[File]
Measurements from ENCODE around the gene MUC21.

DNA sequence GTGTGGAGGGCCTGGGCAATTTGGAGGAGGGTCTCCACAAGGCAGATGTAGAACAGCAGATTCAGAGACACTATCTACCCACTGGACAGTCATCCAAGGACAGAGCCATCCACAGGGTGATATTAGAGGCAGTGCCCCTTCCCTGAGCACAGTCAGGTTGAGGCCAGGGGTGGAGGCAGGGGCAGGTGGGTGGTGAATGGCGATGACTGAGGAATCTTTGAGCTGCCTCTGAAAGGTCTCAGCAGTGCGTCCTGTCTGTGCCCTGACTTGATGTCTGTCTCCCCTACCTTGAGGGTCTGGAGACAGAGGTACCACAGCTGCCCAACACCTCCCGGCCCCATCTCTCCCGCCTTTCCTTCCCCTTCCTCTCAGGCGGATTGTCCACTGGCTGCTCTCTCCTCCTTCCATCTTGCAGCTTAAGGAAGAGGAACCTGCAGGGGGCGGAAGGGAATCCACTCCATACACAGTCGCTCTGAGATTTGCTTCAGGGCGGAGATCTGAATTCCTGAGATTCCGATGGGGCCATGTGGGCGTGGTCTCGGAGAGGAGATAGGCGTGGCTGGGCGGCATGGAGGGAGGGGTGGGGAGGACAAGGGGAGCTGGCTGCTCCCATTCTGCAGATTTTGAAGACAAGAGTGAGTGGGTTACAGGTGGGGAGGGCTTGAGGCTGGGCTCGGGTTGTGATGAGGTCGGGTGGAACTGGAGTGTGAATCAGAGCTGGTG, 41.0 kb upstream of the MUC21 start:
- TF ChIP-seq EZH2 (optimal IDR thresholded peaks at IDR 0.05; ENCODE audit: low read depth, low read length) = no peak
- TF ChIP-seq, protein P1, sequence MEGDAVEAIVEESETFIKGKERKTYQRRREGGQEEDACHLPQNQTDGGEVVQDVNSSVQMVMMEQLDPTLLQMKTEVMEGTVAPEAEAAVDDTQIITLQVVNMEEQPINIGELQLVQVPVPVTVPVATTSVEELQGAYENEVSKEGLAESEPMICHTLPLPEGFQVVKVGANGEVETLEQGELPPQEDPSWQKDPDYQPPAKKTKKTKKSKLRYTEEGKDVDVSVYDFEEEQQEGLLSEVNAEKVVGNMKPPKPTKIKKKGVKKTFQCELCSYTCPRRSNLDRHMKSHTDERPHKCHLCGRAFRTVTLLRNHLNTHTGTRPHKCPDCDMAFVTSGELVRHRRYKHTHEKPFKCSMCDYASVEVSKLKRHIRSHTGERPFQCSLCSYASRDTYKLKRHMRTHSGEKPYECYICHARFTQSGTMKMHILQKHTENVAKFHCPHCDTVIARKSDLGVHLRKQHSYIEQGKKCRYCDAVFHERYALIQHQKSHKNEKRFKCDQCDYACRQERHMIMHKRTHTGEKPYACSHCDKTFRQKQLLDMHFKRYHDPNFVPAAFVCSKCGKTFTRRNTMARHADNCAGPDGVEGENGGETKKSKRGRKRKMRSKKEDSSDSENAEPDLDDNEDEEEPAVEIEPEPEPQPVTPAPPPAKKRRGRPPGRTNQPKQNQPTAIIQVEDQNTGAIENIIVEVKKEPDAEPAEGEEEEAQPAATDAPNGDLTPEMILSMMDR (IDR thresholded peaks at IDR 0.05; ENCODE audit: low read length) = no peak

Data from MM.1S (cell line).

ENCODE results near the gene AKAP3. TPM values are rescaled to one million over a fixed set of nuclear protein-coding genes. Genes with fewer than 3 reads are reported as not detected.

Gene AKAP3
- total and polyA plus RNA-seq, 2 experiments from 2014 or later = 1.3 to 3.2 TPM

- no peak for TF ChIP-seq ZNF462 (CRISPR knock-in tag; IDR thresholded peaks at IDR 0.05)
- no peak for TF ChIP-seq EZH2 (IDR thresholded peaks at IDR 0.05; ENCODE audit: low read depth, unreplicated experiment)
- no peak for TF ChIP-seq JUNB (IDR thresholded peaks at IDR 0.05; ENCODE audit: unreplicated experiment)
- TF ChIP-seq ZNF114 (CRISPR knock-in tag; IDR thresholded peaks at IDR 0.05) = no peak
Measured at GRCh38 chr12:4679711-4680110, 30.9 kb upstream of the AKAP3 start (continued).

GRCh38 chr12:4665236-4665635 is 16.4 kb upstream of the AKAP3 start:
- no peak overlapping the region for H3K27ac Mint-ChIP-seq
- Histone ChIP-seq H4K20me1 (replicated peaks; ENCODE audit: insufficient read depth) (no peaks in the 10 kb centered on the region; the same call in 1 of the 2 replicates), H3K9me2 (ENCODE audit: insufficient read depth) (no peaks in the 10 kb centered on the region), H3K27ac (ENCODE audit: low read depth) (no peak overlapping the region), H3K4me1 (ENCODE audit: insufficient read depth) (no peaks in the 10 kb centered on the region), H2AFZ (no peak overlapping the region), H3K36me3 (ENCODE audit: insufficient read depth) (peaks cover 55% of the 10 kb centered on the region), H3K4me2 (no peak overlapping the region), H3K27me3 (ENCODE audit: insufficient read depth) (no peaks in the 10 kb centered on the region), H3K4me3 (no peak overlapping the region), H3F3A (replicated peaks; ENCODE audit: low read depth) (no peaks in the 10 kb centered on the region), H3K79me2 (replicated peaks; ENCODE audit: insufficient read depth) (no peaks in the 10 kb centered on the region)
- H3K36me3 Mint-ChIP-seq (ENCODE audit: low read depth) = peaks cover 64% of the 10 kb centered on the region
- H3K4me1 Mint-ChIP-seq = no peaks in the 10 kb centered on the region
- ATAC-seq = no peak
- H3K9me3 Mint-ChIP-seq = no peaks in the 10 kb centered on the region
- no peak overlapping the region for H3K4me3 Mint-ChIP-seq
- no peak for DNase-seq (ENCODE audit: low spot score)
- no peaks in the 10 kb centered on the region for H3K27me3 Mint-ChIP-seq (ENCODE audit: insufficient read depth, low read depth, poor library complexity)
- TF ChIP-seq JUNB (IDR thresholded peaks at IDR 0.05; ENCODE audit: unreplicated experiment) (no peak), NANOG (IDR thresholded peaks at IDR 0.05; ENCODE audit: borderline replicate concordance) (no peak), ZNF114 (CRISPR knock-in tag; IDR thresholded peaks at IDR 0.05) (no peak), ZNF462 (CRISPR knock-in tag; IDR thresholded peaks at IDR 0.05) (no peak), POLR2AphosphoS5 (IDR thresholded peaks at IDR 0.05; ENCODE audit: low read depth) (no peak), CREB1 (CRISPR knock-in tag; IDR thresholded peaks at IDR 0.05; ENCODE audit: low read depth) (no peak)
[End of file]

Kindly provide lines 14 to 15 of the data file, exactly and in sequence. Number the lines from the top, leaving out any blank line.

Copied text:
GRCh38 chr12:4665236-4665635 is 16.4 kb upstream of the AKAP3 start:
- no peak overlapping the region for H3K27ac Mint-ChIP-seq